I’ll agree the implementation of the BC Harmonized Sales Tax or HST was poorly done and the voters of BC were probably not told the 100% truth but what you need to do is look at the tax itself. Is it really a bad tax?

No one likes taxes, but as part of a society it’s a function to fund various “necessities” in life. In Canada we have free medical, which really isn’t free since we pay for it with the taxes we pay. The people complaining about the HST, shopping in Washington State, will be the first in line to say “Where’s my Medicare?” when services are cut back (as if they aren’t enough already) as public funds dwindle.

I remember the howls when the Mulroney Conservatives brought in the original GST. It replaced several hidden taxes that consumers never saw but I think the economy is better off because of it. Some of those same arguments from back then are also being used today to denounce or support the HST today.

First off, three Atlantic Provinces, New Brunswick, Newfoundland and Labrador, and Nova Scotia all implemented the HST when the GST was first implemented, back in 1996. Their rates are 14% or 15% today (BC’s is set to 12%). Consumer prices did fall after the implementation of the HST in the Atlantic Provinces. Why should the result in BC be any different?

Next, the HST is a consumption based tax. The more you consume, the more you pay. In theory the more money you earn, the more money you can spend therefore you pay a higher proportion of the taxes collected. I would much rather have a consumption based tax than an income tax as I know I can do a much better job with my money than the government can.

A person can only do one of five things with the income they earn

  1. Save it
  2. Spend it
  3. Lend it
  4. Invest it
  5. Do a combo of the above

With an income tax EVERYONE looks for a way to avoid paying taxes – some legal (RRSP, TFSA, RESP, etc), some not (not declaring tips, paying cash for services). With a consumption tax, you pay … no avoiding the tax. Plus with a consumption tax the government doesn’t know anything about anyone. With an income tax, they know a lot!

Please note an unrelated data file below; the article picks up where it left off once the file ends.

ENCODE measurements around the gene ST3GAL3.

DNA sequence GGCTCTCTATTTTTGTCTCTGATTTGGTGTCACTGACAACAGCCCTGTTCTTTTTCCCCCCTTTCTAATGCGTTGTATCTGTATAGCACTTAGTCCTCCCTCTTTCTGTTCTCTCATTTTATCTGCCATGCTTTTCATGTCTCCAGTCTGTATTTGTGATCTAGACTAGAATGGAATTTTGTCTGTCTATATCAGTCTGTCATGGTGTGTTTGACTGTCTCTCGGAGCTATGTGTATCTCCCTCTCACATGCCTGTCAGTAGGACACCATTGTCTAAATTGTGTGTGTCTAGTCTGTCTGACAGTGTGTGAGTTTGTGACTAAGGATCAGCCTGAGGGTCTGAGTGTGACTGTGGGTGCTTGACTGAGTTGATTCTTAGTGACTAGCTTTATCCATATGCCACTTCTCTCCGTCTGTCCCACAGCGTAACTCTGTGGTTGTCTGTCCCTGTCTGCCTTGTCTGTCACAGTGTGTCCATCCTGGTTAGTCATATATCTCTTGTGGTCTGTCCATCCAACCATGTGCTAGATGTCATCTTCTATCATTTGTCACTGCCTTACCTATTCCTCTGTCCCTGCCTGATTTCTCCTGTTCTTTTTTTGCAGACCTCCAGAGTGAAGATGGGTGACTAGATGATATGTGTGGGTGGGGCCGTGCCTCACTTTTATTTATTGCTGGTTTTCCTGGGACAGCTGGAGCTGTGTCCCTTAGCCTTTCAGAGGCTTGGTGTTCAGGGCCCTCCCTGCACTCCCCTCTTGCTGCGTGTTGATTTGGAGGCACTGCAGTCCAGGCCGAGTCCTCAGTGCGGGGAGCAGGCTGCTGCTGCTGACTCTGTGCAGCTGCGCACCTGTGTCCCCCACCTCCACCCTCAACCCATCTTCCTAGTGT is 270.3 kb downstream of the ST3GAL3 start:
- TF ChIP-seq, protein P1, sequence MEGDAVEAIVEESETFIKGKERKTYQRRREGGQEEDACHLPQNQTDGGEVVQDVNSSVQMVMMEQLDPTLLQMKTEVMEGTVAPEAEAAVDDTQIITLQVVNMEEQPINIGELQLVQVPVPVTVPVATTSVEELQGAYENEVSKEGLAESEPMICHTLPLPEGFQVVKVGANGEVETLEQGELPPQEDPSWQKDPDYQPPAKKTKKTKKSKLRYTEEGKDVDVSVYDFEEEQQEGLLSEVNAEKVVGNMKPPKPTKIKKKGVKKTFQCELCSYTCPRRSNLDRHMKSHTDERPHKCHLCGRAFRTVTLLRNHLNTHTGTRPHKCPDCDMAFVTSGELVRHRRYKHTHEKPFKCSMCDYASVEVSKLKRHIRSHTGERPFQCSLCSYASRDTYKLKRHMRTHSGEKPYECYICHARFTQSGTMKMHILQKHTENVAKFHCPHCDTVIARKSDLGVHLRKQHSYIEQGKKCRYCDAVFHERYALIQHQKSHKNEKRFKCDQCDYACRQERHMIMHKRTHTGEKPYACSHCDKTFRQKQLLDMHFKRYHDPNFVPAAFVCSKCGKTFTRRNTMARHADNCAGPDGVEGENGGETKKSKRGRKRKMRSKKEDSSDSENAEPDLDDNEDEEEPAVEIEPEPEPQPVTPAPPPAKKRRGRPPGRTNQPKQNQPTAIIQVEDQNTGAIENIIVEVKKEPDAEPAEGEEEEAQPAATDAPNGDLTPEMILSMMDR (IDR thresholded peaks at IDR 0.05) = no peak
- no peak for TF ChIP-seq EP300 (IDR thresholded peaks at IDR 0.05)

Another thing about the HST, filing returns for businesses is simpler. Instead of having to file GST and PST returns, they now file just one HST. This should mean their cost of doing business is lower and they can focus more on the business. Anything that reduces the cost and reduces the red tape is a good thing. This should mean more resources to hire staff, lower costs to the consumer, or invest back into the business.

Finally, I don’t know if you have noticed but the baby boomers are starting to retire. This will mean lower income taxes for a government to collect. How will they replace this lost income? At least someone has the foresight to see the trend and make a unpopular and difficult choice today. I think they call that leadership.

Last comment about this, I was in line at a store a few days after the HST was implemented and the Sales Clerk rang up my items and made sure I saw the 12% HST on the bill, sarcastically thanking the BC Liberals. The person wasn’t embarrassed when I said the same was still the same price as before with 5% GST and 7% PST. They were still 100% positive the item cost me more.

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This entry was posted on Friday, September 10th, 2010 at 2:43 pm and is filed under Canadian Politics. You can follow any responses to this entry through the RSS 2.0 feed. You can leave a response, or trackback from your own site.

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